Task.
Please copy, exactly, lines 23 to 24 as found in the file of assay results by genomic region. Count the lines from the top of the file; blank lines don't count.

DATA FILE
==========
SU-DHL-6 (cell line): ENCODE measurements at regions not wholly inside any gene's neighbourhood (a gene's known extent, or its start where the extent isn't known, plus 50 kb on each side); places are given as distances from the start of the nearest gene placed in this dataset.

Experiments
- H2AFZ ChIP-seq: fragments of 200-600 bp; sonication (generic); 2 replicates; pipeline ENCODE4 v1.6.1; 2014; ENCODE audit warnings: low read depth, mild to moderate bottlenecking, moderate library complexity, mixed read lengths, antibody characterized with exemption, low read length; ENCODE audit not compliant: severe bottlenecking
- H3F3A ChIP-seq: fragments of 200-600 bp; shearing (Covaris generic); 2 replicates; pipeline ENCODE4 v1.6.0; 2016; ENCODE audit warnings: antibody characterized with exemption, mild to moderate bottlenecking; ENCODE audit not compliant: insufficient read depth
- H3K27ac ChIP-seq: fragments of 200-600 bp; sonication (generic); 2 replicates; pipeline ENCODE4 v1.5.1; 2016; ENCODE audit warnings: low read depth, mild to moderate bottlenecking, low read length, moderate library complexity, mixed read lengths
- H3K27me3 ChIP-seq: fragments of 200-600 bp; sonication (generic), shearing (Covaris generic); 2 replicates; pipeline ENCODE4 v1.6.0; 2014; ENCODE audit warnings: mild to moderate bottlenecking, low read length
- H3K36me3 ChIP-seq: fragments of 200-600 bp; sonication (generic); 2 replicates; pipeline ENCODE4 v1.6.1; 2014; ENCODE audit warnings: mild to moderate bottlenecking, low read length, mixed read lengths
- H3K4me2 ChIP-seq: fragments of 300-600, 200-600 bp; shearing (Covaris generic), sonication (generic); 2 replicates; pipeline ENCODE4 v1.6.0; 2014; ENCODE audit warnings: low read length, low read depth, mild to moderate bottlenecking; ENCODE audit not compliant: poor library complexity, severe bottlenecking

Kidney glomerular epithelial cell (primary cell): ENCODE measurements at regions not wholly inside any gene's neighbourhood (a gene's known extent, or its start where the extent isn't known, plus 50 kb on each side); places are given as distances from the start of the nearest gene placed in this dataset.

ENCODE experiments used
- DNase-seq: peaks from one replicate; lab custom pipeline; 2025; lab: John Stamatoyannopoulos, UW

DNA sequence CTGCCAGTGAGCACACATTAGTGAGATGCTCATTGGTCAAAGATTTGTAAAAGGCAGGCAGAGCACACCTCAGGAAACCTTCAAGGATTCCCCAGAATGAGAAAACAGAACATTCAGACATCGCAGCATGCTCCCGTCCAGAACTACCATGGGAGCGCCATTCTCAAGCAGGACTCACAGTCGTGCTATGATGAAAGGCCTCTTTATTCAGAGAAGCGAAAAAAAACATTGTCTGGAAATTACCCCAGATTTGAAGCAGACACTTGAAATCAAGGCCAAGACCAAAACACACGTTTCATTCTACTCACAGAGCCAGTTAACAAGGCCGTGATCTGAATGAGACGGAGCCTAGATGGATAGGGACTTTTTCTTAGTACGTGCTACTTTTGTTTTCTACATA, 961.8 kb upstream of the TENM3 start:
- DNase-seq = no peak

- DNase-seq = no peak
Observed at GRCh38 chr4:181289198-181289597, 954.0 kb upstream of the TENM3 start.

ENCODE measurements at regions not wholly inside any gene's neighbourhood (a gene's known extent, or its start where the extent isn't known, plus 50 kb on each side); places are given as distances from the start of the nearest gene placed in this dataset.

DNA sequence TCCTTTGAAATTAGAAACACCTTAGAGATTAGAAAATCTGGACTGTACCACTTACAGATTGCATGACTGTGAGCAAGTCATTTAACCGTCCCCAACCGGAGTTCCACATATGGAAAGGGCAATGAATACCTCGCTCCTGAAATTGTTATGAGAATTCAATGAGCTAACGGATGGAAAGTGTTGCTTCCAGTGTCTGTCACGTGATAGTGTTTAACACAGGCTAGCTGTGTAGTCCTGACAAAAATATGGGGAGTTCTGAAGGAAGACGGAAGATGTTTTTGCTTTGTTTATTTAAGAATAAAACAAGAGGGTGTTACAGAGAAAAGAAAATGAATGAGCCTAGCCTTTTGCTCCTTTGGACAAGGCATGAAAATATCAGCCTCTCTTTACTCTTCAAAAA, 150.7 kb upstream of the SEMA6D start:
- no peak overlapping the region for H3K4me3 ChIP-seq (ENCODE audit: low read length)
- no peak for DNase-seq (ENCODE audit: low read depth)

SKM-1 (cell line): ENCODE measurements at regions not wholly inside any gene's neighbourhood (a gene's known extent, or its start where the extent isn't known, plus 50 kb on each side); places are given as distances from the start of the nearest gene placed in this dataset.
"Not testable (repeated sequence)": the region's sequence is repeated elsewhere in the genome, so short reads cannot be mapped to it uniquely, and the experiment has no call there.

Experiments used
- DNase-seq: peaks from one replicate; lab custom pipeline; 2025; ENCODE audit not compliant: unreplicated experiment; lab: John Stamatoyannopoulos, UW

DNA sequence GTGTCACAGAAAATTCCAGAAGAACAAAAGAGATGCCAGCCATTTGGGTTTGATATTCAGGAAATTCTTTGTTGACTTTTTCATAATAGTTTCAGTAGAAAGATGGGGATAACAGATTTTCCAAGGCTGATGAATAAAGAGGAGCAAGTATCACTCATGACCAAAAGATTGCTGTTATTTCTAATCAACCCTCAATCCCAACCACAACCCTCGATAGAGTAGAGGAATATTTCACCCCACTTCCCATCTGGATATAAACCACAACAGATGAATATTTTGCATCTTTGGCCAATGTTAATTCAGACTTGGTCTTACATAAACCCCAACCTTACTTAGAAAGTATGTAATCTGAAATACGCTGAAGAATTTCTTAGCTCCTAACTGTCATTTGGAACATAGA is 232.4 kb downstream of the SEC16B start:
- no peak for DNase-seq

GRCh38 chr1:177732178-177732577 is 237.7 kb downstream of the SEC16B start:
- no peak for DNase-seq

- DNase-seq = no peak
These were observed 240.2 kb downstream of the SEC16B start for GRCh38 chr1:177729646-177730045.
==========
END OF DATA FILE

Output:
- DNase-seq: peaks from one replicate; lab custom pipeline; 2025; ENCODE audit not compliant: unreplicated experiment; lab: John Stamatoyannopoulos, UW

DNA sequence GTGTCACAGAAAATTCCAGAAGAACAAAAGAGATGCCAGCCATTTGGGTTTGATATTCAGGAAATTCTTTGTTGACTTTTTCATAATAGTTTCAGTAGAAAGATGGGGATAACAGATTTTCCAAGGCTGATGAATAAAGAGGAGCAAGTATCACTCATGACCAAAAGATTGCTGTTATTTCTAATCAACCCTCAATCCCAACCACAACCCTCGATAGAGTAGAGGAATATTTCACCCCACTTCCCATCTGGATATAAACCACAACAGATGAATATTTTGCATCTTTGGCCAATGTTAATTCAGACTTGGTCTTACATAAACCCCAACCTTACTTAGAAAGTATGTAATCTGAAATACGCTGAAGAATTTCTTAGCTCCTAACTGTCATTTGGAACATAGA is 232.4 kb downstream of the SEC16B start: